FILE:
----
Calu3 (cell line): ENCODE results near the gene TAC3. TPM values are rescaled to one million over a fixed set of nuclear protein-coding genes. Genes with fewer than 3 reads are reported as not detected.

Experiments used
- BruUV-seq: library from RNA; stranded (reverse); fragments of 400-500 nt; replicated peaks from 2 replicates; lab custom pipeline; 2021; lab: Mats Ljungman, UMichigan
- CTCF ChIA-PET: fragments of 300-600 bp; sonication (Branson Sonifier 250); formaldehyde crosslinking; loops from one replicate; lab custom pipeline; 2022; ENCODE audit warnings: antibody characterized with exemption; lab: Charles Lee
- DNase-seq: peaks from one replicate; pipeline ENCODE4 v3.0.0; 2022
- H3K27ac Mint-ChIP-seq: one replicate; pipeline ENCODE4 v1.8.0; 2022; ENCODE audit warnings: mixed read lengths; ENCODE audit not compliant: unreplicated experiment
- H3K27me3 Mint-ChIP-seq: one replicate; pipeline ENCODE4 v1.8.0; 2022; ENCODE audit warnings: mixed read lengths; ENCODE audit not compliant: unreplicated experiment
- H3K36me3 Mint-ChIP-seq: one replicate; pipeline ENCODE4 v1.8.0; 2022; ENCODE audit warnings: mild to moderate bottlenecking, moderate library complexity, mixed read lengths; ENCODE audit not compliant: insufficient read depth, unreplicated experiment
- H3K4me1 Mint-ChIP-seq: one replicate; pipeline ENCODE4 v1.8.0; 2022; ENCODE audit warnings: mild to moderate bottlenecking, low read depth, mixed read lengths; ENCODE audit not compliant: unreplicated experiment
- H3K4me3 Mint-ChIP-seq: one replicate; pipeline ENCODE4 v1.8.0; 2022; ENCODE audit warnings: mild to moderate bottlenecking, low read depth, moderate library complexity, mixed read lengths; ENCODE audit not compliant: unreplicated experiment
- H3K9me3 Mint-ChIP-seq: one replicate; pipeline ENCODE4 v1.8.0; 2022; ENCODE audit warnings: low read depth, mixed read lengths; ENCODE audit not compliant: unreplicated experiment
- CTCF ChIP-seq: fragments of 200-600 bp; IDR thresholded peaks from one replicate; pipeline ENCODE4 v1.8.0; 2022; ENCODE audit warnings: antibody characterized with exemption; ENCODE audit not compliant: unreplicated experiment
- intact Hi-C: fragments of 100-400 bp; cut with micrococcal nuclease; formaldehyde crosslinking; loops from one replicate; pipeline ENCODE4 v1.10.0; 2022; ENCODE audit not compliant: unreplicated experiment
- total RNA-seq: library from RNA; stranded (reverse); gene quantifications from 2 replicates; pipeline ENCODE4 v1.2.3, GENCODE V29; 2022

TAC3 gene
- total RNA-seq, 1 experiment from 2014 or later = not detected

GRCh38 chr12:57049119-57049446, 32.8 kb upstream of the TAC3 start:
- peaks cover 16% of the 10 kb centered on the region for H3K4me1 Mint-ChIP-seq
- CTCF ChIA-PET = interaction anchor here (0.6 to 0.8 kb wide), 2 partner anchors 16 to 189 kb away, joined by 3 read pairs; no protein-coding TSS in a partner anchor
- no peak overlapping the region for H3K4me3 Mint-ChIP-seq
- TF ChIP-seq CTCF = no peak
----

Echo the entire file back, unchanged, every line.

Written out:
Calu3 (cell line): ENCODE results near the gene TAC3. TPM values are rescaled to one million over a fixed set of nuclear protein-coding genes. Genes with fewer than 3 reads are reported as not detected.

Experiments used
- BruUV-seq: library from RNA; stranded (reverse); fragments of 400-500 nt; replicated peaks from 2 replicates; lab custom pipeline; 2021; lab: Mats Ljungman, UMichigan
- CTCF ChIA-PET: fragments of 300-600 bp; sonication (Branson Sonifier 250); formaldehyde crosslinking; loops from one replicate; lab custom pipeline; 2022; ENCODE audit warnings: antibody characterized with exemption; lab: Charles Lee
- DNase-seq: peaks from one replicate; pipeline ENCODE4 v3.0.0; 2022
- H3K27ac Mint-ChIP-seq: one replicate; pipeline ENCODE4 v1.8.0; 2022; ENCODE audit warnings: mixed read lengths; ENCODE audit not compliant: unreplicated experiment
- H3K27me3 Mint-ChIP-seq: one replicate; pipeline ENCODE4 v1.8.0; 2022; ENCODE audit warnings: mixed read lengths; ENCODE audit not compliant: unreplicated experiment
- H3K36me3 Mint-ChIP-seq: one replicate; pipeline ENCODE4 v1.8.0; 2022; ENCODE audit warnings: mild to moderate bottlenecking, moderate library complexity, mixed read lengths; ENCODE audit not compliant: insufficient read depth, unreplicated experiment
- H3K4me1 Mint-ChIP-seq: one replicate; pipeline ENCODE4 v1.8.0; 2022; ENCODE audit warnings: mild to moderate bottlenecking, low read depth, mixed read lengths; ENCODE audit not compliant: unreplicated experiment
- H3K4me3 Mint-ChIP-seq: one replicate; pipeline ENCODE4 v1.8.0; 2022; ENCODE audit warnings: mild to moderate bottlenecking, low read depth, moderate library complexity, mixed read lengths; ENCODE audit not compliant: unreplicated experiment
- H3K9me3 Mint-ChIP-seq: one replicate; pipeline ENCODE4 v1.8.0; 2022; ENCODE audit warnings: low read depth, mixed read lengths; ENCODE audit not compliant: unreplicated experiment
- CTCF ChIP-seq: fragments of 200-600 bp; IDR thresholded peaks from one replicate; pipeline ENCODE4 v1.8.0; 2022; ENCODE audit warnings: antibody characterized with exemption; ENCODE audit not compliant: unreplicated experiment
- intact Hi-C: fragments of 100-400 bp; cut with micrococcal nuclease; formaldehyde crosslinking; loops from one replicate; pipeline ENCODE4 v1.10.0; 2022; ENCODE audit not compliant: unreplicated experiment
- total RNA-seq: library from RNA; stranded (reverse); gene quantifications from 2 replicates; pipeline ENCODE4 v1.2.3, GENCODE V29; 2022

TAC3 gene
- total RNA-seq, 1 experiment from 2014 or later = not detected

GRCh38 chr12:57049119-57049446, 32.8 kb upstream of the TAC3 start:
- peaks cover 16% of the 10 kb centered on the region for H3K4me1 Mint-ChIP-seq
- CTCF ChIA-PET = interaction anchor here (0.6 to 0.8 kb wide), 2 partner anchors 16 to 189 kb away, joined by 3 read pairs; no protein-coding TSS in a partner anchor
- no peak overlapping the region for H3K4me3 Mint-ChIP-seq
- TF ChIP-seq CTCF = no peak